Alex Honnold is a world famous climber, and I find him fascinating. If you didn't know better, you'd think he's just a skinny, dirty guy who lives in a van. His most recognized exploits are his free-solo climbs. He pulls himself up granite walls thousands of feet high with no partner and no rope. If a handhold breaks off or his foot slips, he could die. The simple drama of it has captured the attention of the public and made Alex Honnold a pretty famous professional climber.
I have zero interest in free solo climbing myself. Just looking at the picture below makes my stomach hurt, but I also can't help but be impressed. I picked up Alone on the Wall (2016) by Alex Honnold with David Roberts because I was interested in learning more about both Honnold's accomplishments and what drives him to keep pushing himself in this intense way.
Alone on the Wall alternates between Alex Honnold writing about his life and momentous climbs and David Roberts, an Outside writer and climber, rounding out some of the details from a more objective viewpoint. Both are clear and interesting writers. The book goes over Honnold's childhood, how he got into climbing, his girlfriends, his biggest climbing accomplishments, and the establishment of his sustainable energy non-profit.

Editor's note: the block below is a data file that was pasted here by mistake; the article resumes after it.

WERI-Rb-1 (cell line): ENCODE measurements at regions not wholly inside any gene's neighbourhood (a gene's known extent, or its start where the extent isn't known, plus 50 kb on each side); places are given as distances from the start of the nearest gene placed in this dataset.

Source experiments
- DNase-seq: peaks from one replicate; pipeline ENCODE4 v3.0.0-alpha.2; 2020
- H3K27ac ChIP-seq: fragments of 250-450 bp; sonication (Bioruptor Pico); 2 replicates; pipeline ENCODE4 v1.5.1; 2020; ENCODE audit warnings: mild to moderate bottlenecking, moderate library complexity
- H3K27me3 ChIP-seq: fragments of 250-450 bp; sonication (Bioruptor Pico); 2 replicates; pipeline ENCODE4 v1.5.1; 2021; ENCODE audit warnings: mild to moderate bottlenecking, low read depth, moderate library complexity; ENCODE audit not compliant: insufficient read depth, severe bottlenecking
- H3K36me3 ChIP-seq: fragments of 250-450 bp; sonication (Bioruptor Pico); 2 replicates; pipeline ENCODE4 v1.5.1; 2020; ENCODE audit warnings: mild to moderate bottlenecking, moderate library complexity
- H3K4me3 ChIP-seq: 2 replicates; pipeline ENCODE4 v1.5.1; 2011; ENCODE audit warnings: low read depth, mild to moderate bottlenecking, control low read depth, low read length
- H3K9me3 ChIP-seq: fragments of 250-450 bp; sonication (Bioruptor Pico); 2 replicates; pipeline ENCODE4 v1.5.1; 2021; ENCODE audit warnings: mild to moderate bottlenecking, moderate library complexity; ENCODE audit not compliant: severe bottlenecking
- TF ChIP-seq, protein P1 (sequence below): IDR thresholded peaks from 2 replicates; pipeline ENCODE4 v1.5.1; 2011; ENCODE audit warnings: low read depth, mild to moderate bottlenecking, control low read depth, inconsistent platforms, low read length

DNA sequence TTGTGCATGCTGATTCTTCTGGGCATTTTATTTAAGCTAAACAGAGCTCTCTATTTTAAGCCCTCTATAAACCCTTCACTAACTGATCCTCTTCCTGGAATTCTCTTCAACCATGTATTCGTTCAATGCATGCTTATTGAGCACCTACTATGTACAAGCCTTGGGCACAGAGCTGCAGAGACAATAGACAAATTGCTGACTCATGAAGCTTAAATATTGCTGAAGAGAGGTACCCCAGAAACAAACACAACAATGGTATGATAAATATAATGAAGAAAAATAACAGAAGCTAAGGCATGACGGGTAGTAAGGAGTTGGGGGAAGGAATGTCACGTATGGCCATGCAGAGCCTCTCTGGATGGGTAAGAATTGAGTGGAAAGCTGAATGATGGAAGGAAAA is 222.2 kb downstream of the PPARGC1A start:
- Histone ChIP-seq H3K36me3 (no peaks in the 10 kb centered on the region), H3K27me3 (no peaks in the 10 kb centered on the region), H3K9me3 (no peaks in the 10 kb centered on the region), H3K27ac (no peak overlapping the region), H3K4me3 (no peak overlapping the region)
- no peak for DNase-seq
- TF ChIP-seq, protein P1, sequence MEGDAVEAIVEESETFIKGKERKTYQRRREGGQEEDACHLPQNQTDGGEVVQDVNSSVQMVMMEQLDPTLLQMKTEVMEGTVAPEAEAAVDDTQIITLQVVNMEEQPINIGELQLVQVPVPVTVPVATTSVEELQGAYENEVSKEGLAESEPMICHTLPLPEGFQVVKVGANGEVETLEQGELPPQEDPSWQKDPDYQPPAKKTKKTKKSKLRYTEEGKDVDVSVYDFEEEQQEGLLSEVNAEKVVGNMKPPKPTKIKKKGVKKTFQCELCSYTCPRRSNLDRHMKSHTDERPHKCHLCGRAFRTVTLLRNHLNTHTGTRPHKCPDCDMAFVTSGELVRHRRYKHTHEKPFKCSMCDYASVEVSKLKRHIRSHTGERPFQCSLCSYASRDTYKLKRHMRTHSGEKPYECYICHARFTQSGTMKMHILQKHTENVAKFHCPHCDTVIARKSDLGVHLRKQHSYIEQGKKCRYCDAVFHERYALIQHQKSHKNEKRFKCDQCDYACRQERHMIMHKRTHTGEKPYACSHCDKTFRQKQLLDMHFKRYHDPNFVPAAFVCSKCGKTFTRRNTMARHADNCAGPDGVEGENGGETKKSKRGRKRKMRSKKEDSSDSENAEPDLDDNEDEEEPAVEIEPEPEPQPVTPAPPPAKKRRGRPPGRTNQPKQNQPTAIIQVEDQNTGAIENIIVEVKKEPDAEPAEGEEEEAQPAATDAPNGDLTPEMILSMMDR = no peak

Honnold seems like a very thoughtful and honest person, and that is reflected in his writing. I could not help but try to psychoanalyze him as I read the book, though. He seems to have an incredibly strong drive to achieve but not be overly interested in outside praise. Although his feats are often called death-defying and crazy, he seems to be pretty calculated when it comes to taking risks. He certainly doesn't embrace every adrenaline-rush he can get. Finally, his actions are sometimes incredibly thoughtful and sympathetic, such as the reasons for starting his non-profit. On the other hand, he can sometimes come across as arrogant and uncompromising.
Even though this book gave me a glimpse into parts of Honnold's life, I can not begin to understand him. I enjoyed reading about his major accomplishments, from his more famous free solo climbs, to his speed climbs, to his multi-day alpine treks. He is a remarkable person, and I hope that he is able to climb to a ripe, old age. You may need to be a climber or have an interest in it to get the most out of this book, but I certainly enjoyed it.